A few weeks ago, I received an email from a childhood friend. We periodically email each other — two or three times a year — so it wasn’t unusual. But when I opened the email, there was no message, just an ominous link.
I clicked on it and went directly to a brief article and two photos, one of a store front and another of the store’s front door. I zoomed in on a small, hand-written sign posted in the window: “The Bookie’s Final Chapter. Store Closing Sale. 20-50% Off.”
What my friend sent me was essentially an obit announcing the demise of an old friend to both of us. The Bookie, a shop in East Hartford, Conn., that fed our comic book habit—was closing down.
It had been years since I'd last thought about The Bookie. It wasn’t the most organized or well-lit shop — in fact, it wasn’t all that appealing aesthetically, especially by the standards of today’s comic stores. But my friend — who got me into reading and collecting comics books — and I weren’t into appearances; we just wanted to get the latest comics.
Nearly every Friday afternoon, we would take a 45-minute bike ride to the shop. If it looked like it might rain, we sometimes held our trek until the next day. But more often, we would gamble and bring a few plastic bags into which we’d stuff our comics to protect them. We’d follow the same procedure in the winter. (To free our hands to steer, we’d slip the bags under our shirt or jacket — the plastic also protected the books from sweat.)
We’d roll up to the bookstore and usually lock up our bikes on the handrails of the store steps, which didn’t really offer much security because they could be toppled with a half-hearted kick. (Years later, the store moved into a more sturdy building made of brick instead of wood — big, bad wolf, anyone?)
The exterior wasn’t much to talk about, but walking into the store was magical. We’d be hit with an aroma of book paper — mainly newsprint — and then make our way to a table stocked with the new shipment of comics. We’d scan the latest issues to find the series that we followed — Daredevil, X-Men, Thor, Fantastic Four — and try out some new titles — Alien Worlds, Judge Dredd, American Flagg! We’d also pick up any new work from our favorite creators at the time, such as Frank Miller, John Byrne, Allan Moore, and Bill Sienkiewicz.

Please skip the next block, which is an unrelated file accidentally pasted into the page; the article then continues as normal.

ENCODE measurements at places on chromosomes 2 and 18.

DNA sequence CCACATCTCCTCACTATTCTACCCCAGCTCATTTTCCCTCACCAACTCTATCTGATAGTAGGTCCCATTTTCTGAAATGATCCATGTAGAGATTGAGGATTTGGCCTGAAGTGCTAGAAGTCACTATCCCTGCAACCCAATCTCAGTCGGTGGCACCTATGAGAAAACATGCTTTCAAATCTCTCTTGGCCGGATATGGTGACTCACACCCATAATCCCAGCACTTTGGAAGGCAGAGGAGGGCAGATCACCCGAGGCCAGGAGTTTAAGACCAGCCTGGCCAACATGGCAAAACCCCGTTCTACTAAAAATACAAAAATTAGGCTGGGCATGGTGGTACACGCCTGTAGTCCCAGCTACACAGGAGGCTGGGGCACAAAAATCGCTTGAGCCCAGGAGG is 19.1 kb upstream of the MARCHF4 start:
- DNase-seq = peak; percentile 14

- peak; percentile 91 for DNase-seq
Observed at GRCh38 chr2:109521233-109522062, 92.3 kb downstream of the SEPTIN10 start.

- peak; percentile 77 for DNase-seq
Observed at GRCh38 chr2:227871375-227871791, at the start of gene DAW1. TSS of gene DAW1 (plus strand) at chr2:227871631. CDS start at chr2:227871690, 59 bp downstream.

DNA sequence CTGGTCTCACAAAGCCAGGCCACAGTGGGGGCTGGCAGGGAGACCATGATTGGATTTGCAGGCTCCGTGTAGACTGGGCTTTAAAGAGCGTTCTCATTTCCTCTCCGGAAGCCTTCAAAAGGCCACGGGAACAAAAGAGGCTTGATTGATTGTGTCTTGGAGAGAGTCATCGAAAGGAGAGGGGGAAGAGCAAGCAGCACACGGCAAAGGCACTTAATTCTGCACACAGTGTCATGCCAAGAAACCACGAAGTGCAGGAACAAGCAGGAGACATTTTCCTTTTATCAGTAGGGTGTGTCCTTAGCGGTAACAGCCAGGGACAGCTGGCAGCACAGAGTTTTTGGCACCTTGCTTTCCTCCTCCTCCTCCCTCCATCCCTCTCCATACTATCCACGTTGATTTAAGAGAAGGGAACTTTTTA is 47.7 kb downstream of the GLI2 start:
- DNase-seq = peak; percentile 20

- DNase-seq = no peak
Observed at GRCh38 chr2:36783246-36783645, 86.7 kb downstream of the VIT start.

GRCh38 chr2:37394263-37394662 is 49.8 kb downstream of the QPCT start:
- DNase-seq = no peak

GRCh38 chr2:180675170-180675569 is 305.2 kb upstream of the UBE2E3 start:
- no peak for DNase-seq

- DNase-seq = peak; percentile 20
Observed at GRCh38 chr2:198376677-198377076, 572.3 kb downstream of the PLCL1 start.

We’d always put aside a few bucks to pick up comics in the “quarter box” — several long boxes that held second-hand, non-pristine comics that the store sold for 25 cents a piece. I browsed through looking for hidden gems; sometimes I’d find comics with covers by favorite comic artists such as Neal Adams, Bernie Wrightson, or Steve Ditko. My friend would thumb through looking for a complete or near-complete series, picking up the entire line of issue of Devil Dinosaur and Godzilla, to name a few.
As my comics addiction grew, so did my collector’s impulses — buying first issues of a series, buying comics by the hottest artists or the more popular titles, as well as collecting back issues to fill the gaps in my collection.
Eventually, it became a bit much. And as a teen preparing to head off to college, various interests competed for my disposable income — dates, music, and gasoline for weekend excursions to the beach.
My interest in comics began to fade, and by the time I went to college, it had disappeared. It lay dormant for 15 years, until I met my wife, Carol. On our first date, she told me she was reading a graphic novel collection called Sandman. I told her I used to read comics and even drew some self-published comics.
When I got home that night, I went to the basement and dug out a long box of my favorite comics. I thumbed through a bunch of them — The Dark Knight Returns, Watchmen, Ronin. I stopped at Swamp Thing. This was my favorite series at the time I stopped collecting. I sat down and enjoyed the far-out storytelling of Alan Moore and the exquisite art of Stephen Bissette and John Totleben.
I was hooked again.
Nine years later, I’m still making and reading comics, but I’ve focused on independent publishers and only graphic novels, trade collections, and self-published and creator-made mini-comics. It’s interesting how it’s come full circle. And getting that email about The Bookie closing stirred up memories of how it all began. See ya, old